"It is our opinion that the proposed elevations and final grade reference in the DEQ letter are permitted uses which do not require site design review. We believe that the original 1980 plan amendment and zone change for the landfill contemplated the natural and progressive development of the landfill cells. Further, the county's action did not restrict elevations. In our opinion, issues related to the safety or appropriateness of elevations and final landfill grades are technical engineering issues properly addressed by DEQ in its review of the operations plan for permit renewal."

The problem with this logic is that the County Commissioners changed the rules in the very action they took in reliance on Gray's memo.  In Board Order 92-280, adopted in 1992, the Commissioners did indeed approve a LUCS for the landfill.  But they also directed County staff to prepare amendments to the County Zoning Ordinance that would make "future solid waste permit renewal applications subject to Site Design Review to the extent that the applications propose expansions, increases or enlargements of the following aspects of landfill operations...:  a. Volume control...c. Height of cells and final cover...."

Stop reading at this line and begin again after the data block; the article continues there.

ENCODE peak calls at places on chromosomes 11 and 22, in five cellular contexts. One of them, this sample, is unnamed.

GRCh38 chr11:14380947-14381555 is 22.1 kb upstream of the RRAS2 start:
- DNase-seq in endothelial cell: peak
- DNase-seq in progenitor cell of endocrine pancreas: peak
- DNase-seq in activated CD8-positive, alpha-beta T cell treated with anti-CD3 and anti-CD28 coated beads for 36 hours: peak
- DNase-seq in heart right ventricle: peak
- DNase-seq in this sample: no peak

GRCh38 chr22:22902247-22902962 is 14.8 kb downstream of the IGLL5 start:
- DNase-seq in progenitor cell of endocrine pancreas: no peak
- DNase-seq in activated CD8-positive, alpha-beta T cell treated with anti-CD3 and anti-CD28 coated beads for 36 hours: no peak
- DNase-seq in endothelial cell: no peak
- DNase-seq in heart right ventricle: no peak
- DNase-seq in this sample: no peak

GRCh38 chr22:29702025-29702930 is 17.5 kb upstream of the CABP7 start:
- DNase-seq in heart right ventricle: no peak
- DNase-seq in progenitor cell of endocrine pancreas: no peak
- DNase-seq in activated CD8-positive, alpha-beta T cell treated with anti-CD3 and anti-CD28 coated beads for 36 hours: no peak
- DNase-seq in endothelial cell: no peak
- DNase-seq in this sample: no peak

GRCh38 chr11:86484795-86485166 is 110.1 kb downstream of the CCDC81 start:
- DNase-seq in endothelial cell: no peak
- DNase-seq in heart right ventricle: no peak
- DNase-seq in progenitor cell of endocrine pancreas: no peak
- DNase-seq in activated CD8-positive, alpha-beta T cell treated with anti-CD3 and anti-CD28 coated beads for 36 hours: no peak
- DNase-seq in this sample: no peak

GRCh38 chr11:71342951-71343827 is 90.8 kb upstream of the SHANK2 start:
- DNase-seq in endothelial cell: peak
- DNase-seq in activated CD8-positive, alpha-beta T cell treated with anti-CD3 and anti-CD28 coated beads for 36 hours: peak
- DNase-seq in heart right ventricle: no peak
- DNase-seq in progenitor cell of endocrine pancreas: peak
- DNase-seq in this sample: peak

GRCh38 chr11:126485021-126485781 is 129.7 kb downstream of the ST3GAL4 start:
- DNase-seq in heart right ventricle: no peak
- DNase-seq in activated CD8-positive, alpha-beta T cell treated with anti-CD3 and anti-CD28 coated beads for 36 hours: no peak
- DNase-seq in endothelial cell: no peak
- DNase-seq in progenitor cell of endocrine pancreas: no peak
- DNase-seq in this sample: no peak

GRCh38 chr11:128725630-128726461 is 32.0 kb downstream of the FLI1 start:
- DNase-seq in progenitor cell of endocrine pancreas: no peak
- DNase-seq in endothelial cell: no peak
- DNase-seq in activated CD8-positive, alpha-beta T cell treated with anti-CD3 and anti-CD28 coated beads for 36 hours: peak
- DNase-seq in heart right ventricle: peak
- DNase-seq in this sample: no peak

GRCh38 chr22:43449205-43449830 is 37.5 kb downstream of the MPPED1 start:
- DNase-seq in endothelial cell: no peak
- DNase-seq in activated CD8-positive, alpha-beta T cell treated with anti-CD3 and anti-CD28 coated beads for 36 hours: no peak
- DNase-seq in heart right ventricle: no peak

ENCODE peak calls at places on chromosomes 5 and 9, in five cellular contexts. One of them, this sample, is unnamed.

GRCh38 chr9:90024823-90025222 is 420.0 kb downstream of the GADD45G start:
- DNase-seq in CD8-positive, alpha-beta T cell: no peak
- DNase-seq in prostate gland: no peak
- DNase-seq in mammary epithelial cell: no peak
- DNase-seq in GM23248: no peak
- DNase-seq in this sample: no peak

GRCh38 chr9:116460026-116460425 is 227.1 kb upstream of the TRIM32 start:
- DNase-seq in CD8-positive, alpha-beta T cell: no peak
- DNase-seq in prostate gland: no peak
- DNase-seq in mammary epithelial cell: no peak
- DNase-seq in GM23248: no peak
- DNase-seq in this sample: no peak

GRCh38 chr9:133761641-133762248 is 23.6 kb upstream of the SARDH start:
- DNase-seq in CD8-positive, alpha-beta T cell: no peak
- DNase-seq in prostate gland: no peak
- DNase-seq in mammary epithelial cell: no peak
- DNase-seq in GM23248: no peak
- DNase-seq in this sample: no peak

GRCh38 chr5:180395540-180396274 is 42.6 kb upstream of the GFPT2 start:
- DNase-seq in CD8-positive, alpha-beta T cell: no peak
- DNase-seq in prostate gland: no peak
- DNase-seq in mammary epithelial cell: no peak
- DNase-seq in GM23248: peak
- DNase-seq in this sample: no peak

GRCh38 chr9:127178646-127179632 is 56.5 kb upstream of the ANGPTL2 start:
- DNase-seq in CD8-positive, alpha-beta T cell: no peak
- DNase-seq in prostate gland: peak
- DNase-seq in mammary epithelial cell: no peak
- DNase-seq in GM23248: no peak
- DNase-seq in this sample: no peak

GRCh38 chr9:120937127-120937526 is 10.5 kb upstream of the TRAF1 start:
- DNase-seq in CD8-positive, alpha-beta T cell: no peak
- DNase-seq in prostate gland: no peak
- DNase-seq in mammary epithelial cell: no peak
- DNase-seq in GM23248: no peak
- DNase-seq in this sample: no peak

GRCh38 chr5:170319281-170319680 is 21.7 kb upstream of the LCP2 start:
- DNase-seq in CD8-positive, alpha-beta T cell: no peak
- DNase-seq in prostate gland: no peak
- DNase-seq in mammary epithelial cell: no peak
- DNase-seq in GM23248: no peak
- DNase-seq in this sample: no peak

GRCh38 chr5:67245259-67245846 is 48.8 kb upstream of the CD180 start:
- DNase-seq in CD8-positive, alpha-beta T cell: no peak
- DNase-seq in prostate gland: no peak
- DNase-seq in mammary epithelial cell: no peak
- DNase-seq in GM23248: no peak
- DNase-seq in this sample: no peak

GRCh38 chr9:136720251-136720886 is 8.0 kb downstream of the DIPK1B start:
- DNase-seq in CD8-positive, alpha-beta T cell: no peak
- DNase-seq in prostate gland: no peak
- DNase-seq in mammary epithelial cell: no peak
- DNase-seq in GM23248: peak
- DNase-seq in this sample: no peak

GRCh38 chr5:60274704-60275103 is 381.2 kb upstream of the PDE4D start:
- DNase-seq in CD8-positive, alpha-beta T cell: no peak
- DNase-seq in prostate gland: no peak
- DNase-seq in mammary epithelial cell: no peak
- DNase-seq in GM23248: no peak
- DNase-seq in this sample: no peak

Indeed, landfill expansion is now subject to site design review.  Gray's opinion no longer applies.

2.  Gray's memo has become irrelevant for a second obvious reason.  When he wrote back in 1991, the landfill was located in the Public Works Safety (PWS) zone, which had its own rules for site design review.  Now, however, the landfill's zoning has been changed to Exclusive Farm Use (EFU), a zone with markedly different requirements.  Gray's opinion relied heavily on the fact that Riverbend was zoned PWS before the Zoning Ordinance required site design review in that zone.  But Riverbend was zoned EFU with the specific proviso that the "maintenance, expansion or enhancement" of the dump "must satisfy the standards set forth in ... Site Design Review."